This evening, I am honored to welcome a man who has had a profound impact on the life of St. Paul. Archbishop Emeritus Henry J. Mansell’s support and unwavering confidence in St. Paul while he was the Archdiocese of Hartford’s chief shepherd is well documented and is an acknowledged factor in us reaching this milestone in our history. His shared vision for the inherent greatness of our school is truly valued and humbly appreciated by all. Archbishop Mansell celebrated our 50th Anniversary Opening Mass at St. Gregory the Great Church last September and appropriately is presiding over our commencement exercises tonight. Join me in welcoming, Archbishop Mansell.
We remain grateful to Sr. Mary Grace Walsh, Provost and Dr. Michael Griffin, Superintendent of Catholic Schools and all at the Office of Education, Evangelization and Catechesis for their professional guidance and partnership. Dr. Griffin, welcome to your first St. Paul graduation.
I’d like to acknowledge our co-chaplains, Fr. Gary Simeone, who also serves on the St. Paul School Board, Fr. Hector Rangel and welcome home seminarian, Matthew Collins ‘12.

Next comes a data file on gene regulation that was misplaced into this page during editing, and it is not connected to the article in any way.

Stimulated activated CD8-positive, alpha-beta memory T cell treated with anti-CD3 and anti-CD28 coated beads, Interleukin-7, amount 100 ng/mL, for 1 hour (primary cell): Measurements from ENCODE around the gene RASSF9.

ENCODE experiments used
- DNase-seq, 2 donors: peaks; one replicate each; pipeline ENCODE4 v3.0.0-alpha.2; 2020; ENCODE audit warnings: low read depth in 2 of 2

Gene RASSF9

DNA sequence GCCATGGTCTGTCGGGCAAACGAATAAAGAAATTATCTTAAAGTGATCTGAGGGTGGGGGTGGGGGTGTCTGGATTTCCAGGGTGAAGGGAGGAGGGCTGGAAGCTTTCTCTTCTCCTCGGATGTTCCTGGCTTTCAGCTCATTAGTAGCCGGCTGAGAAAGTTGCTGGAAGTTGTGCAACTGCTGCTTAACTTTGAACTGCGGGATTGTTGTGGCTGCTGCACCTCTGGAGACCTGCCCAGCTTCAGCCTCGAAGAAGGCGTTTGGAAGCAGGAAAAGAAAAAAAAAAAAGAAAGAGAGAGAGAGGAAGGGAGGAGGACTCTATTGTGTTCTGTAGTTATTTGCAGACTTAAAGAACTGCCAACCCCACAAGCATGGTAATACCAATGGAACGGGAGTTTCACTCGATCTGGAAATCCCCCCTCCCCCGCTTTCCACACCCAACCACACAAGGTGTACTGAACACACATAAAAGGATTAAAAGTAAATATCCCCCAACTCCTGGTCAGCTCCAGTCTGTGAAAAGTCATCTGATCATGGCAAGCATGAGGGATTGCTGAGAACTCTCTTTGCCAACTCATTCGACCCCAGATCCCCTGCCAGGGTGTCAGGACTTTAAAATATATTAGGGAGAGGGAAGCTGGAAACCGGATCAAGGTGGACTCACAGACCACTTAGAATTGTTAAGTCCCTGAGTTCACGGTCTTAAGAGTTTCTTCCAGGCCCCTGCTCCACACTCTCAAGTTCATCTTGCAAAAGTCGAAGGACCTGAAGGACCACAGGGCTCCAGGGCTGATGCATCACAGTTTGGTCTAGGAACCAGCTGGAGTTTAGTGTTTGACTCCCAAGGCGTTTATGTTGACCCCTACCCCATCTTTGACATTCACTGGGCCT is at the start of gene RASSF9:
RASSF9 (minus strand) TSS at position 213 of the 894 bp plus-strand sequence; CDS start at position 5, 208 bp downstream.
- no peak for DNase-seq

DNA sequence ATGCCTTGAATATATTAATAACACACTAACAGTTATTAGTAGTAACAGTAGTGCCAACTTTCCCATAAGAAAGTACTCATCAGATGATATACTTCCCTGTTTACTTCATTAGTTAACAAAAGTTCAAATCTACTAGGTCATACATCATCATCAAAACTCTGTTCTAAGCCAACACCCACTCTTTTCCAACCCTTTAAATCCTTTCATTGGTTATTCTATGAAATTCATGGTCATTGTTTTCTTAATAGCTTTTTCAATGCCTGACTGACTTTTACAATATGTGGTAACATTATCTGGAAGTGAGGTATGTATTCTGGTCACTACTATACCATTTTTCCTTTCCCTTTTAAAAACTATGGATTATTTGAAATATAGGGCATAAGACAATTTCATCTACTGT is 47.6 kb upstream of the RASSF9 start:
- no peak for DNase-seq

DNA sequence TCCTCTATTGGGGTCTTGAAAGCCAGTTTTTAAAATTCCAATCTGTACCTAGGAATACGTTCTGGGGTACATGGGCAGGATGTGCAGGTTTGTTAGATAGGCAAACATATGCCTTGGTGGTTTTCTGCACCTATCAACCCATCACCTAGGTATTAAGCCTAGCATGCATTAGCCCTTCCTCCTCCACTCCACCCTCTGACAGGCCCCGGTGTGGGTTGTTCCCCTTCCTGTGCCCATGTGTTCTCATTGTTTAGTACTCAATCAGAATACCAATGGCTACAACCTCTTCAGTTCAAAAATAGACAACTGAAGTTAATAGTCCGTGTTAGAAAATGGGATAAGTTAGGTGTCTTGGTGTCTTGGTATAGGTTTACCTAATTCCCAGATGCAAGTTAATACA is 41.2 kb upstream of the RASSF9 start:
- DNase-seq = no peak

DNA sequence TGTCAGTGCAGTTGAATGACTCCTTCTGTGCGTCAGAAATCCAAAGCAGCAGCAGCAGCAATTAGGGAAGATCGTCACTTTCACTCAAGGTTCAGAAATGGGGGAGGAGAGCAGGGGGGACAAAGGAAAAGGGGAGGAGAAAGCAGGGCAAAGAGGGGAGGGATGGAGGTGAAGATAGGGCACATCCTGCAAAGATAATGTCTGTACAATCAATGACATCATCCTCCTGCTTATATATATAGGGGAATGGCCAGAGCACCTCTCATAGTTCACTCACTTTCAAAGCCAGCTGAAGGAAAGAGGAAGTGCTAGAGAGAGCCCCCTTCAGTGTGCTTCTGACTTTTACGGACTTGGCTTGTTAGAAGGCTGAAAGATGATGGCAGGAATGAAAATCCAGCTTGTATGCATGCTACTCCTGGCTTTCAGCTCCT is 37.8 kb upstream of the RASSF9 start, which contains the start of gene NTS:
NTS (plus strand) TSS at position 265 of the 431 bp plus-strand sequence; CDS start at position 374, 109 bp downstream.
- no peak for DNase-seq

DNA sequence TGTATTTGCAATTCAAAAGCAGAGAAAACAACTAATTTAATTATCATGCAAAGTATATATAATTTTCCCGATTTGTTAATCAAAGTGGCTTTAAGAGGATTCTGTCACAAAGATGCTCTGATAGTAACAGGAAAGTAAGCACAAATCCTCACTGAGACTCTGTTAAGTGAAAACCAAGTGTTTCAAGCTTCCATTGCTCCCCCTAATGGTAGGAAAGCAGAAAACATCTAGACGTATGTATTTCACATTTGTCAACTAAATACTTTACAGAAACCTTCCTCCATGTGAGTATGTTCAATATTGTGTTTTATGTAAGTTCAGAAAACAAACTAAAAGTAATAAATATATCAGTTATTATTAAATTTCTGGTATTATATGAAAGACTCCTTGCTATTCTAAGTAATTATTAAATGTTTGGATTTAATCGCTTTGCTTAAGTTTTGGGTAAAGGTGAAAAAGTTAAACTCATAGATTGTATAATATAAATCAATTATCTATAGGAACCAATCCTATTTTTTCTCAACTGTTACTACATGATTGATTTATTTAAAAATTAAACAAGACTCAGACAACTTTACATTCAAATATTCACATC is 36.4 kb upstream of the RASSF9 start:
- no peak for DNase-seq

I wish to acknowledge members of the St. Paul school board, including current chair, Thomas Kulig ‘85, whose son Evan is graduating tonight and incoming chair Dr. James Aseltine, for your dedication and expertise in helping set the strategic and transformational course we are on.
Finally, let me thank Mrs. Norma Kendrick, senior class advisor, Dr. Ezequiel Menendez, Director of Music, Archdiocese of Hartford, Mr. Junko and our select chorus and instrumentalist and members of the Knights of Columbus who are serving as tonight’s color guard.
Once again, I extend a warm welcome to all.
PRESIDENT’S ADDRESS to the Class of 2017
Mr. Cooper, dean of academic life, Mr. Wallace, dean of student life, Fr. Gary and Fr. Hector, other members of my administrative team, distinguished faculty and staff, thank you for your tireless efforts to deliver on our promise to be a truly great Catholic high school. Your caring servant ministry … our “why” … is a passion of faith, mercy, and love, and I speak for many here this evening when I say, it does not go unnoticed … thank you!
I’d like to take a moment to personally acknowledge faculty members who will be leaving St. Paul at the end of this school year.
After twenty-two years at St. Paul, sending her three children through our school and most recently teaching in our religion department, Mrs. Forsa will be joining her husband in retirement. It’s well deserved.
Mrs. Misiti will be leaving our math department after six years to return full-time to the private sector as a mechanical engineer. Her daughter, Michelle, graduated last year from St. Paul.